The clock on the wall chimes. We have three hours left until our weekend is over.
“What would you like to do before our work week begins?” I ask. Kathy shrugs her shoulders. I begin naming some options including both fun and practical choices.
I’m in mid-sentence when my cell phone rings. I see the caller id, push the button and say, “Hi Sweetie! Did you arrive back safely?” I speak cheerfully, glad to hear from daughter Jenny. She was due back at her place around this time.
“I need help, Dad.” A few seconds pass while she tells me the situation, and before the conversation goes further, I head to my room and started putting on my shoes.
“Be there soon. Love you.” As I pack my pockets with keys and wallet, I grin at Kathy. “Well, let’s wrap up the weekend with a quick trip!”
In relationships as in life, we have a Plan A and we have a Plan B. This night, we’re going with Plan B which takes us to Charlotte. I catch up Kathy: in the scramble to untangle her pup Bear’s lead with one hand and grabbing her handbag and phone with the other, Jenny found herself outside the car and her keys inside the ignition. Her spare house key was safely with her sister a couple hours away; her parents have the spare car key, and we can be there in just a little more than an hour.
With four children, we have dealt with car lock outs before. In fact, a few years ago when we needed a locksmith four times in ten days, I jokingly asked for the man’s address so we could exchange cards at Christmas – we were on a first name basis, and I even had him on speed dial. But this night, the wait time would be significant, the evening was chilly, and, well, we really hadn’t decided what to do with our few hours left of the weekend.
On the road within minutes, my phone rings again. “We’re turning onto the interstate now. You okay?”
I listen to my daughter’s apology and assure her that her mom and I really aren’t inconvenienced at all – we are looking forward to our out-of-the-ordinary late night adventure.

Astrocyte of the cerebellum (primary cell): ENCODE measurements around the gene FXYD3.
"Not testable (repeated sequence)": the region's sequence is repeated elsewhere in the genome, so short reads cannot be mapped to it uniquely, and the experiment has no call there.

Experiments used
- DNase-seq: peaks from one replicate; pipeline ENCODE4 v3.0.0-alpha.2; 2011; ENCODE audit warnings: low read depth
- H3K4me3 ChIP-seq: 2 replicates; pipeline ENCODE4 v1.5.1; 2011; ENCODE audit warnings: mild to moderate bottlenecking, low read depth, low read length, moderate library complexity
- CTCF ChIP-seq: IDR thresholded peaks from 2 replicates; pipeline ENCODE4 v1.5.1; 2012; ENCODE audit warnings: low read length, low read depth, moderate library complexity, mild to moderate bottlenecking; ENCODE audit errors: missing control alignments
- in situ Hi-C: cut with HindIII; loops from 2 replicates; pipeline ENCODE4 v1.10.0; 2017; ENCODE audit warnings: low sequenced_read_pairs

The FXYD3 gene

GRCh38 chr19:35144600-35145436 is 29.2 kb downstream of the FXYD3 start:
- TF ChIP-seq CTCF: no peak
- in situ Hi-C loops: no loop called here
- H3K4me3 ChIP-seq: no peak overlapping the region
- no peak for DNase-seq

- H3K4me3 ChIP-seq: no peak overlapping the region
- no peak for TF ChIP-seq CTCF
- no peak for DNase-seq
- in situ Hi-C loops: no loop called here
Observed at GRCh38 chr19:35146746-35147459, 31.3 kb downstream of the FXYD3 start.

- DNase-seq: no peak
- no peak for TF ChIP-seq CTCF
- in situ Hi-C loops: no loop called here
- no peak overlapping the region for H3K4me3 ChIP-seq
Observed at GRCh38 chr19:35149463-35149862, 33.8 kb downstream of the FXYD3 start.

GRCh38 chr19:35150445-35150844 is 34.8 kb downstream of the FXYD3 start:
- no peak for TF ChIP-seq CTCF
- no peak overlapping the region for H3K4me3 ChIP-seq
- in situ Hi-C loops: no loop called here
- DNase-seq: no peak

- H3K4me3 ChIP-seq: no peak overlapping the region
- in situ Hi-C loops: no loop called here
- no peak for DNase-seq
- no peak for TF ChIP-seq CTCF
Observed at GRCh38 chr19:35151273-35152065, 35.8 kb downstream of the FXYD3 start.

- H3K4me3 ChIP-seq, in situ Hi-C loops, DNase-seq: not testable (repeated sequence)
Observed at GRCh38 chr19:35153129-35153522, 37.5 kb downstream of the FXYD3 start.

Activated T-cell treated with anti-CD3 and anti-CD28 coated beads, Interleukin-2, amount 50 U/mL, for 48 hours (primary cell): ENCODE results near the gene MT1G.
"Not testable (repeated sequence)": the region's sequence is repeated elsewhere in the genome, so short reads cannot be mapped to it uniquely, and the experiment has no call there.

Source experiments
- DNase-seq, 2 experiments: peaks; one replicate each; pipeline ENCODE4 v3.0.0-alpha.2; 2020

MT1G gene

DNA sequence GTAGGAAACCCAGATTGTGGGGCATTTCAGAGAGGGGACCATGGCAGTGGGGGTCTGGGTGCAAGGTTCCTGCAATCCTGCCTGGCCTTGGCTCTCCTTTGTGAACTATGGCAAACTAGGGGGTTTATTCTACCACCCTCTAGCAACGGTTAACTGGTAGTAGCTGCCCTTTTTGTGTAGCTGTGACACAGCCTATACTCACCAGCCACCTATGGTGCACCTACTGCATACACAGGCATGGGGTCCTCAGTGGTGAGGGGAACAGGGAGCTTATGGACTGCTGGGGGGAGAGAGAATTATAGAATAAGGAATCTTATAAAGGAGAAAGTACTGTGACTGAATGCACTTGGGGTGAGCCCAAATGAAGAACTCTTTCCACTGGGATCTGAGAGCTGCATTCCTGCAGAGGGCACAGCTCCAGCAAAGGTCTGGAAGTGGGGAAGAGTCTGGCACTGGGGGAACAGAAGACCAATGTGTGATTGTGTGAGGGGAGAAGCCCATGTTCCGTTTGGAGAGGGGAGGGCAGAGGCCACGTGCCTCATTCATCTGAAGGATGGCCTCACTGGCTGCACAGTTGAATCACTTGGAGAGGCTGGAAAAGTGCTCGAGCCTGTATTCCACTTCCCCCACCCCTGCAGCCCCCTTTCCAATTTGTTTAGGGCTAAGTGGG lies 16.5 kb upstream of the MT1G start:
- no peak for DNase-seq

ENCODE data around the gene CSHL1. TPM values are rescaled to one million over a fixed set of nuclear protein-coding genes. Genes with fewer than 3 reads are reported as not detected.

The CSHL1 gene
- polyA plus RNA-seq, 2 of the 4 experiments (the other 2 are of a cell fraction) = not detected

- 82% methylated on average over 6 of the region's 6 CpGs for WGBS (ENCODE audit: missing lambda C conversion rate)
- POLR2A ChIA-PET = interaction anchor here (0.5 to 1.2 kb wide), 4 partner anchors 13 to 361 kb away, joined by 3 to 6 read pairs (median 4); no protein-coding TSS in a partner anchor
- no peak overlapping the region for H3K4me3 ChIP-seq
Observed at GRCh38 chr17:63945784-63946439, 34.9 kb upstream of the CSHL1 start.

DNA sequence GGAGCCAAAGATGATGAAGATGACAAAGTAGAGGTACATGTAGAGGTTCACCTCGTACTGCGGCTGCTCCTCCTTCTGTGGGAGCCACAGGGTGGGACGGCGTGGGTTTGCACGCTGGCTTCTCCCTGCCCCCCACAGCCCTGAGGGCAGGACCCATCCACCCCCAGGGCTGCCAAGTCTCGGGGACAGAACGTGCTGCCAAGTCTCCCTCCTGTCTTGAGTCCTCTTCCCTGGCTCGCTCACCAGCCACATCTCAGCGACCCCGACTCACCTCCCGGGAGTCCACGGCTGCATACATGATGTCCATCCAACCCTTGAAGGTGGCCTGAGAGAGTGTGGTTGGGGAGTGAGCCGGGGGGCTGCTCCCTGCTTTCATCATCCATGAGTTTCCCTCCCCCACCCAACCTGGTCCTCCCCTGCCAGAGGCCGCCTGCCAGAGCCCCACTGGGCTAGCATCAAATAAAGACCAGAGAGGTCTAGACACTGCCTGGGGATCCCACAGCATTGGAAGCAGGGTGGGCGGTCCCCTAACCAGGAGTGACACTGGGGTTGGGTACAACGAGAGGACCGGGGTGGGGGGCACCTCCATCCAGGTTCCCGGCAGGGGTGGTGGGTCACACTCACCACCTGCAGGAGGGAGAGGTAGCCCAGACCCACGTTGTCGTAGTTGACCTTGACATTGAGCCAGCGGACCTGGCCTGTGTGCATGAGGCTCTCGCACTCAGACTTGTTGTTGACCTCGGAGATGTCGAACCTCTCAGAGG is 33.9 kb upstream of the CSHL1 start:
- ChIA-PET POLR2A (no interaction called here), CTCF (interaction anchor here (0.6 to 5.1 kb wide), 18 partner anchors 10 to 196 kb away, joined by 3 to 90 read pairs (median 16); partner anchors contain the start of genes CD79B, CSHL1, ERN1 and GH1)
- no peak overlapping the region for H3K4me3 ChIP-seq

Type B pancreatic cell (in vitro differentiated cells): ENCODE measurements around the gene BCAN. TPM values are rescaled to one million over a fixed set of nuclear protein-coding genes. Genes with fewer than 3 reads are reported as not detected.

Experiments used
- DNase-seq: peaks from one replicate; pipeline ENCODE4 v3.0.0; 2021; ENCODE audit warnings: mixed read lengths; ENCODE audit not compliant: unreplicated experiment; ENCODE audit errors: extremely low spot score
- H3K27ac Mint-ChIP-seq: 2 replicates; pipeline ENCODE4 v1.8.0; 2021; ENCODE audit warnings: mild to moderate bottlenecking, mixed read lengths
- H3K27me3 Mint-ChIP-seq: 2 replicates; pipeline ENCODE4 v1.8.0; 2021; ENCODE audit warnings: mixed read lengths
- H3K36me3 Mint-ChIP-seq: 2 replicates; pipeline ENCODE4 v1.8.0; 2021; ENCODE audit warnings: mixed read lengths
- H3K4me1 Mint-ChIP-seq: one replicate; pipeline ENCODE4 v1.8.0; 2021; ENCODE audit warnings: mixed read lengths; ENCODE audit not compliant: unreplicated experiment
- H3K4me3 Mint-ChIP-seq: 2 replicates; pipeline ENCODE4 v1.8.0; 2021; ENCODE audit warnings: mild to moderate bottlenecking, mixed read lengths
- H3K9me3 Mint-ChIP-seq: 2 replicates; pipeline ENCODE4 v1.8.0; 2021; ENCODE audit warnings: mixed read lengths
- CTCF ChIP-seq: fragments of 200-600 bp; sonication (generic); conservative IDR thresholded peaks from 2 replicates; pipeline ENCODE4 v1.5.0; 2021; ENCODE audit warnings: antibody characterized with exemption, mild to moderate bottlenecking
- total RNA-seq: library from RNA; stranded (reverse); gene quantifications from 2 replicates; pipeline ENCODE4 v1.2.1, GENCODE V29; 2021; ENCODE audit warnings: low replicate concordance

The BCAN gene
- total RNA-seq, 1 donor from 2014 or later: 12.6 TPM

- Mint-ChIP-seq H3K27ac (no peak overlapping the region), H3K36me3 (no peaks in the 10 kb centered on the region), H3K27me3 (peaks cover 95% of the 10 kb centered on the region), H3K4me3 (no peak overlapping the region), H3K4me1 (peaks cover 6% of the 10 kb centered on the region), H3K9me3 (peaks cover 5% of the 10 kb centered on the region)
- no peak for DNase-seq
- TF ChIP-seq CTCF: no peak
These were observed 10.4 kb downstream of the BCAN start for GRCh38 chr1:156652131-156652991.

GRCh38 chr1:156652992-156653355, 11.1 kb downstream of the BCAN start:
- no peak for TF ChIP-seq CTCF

Kathy and I have been empty-nesters for about one year, and we do not have it down quite yet. Our alone time is great, but sometimes we find ourselves at a loss on how to spend evenings. So, a late night run to Charlotte? Dinner out with our daughter on a Sunday evening? Hmmm. There is no downside to this plan.
“Jazz or swing?” I ask as I turn the radio dial, set the cruise control, and settle in for the ride, praying for Jenny’s safety and peace of mind as I make my way to her.
I don’t have the answers to a thousand parenting dilemmas per week, but I do pick up the phone to engage the questions. I will admit to feeling a hundred butterflies at times as I glance at my phone and see a child’s name appear, but I always pick up.
In love relationships, I know I must show up, answer the call, demonstrate the care I would expect were the tables turned. I get it wrong sometimes, but I practice diligently to be trustworthy and constant in these relationships. There are a handful of people in this world who I love beyond belief, and I want them to call; I want them to be confident that if they have a need, I will answer. I have the perfect model for my imperfect attempts at unconditional love.
In my Bible, there is a strip of green paper with an image of a phone – the old kind with a C-shaped receiver attached to a spiral cord, and these words: Jeremiah 33:3.
Many summers ago, seven-year-old Jenny handed this to me after Vacation Bible School one day. She told me about how God our Father is faithful to answer anytime we call to Him. “This is God’s phone number. My teacher said I could call Him for anything and He would always answer. I told her I needed two – one for me and one for you. I knew you would want to call, too.”
I do call Him, and He always answers my call, listens to my need, assures me of His love and care.
Sometimes my loved ones have needs beyond my ability. Sometimes, like this time, I can help. On what appeared like an ordinary evening, I spend an extraordinary time with my wife and daughter. We enjoy a fun late-night meal, swap fun stories, and ease our way out of the weekend ready and able to face a new week.
Waving to Jenny as we began the return journey, I look over at Kathy: “Who are we? Out on a Sunday like we haven’t a care in the world?”
We smile, turn up the music, and head back to our empty nest. We are parents. We answer calls. Sometimes we are able to make the world right for our loved ones. I am thankful for this.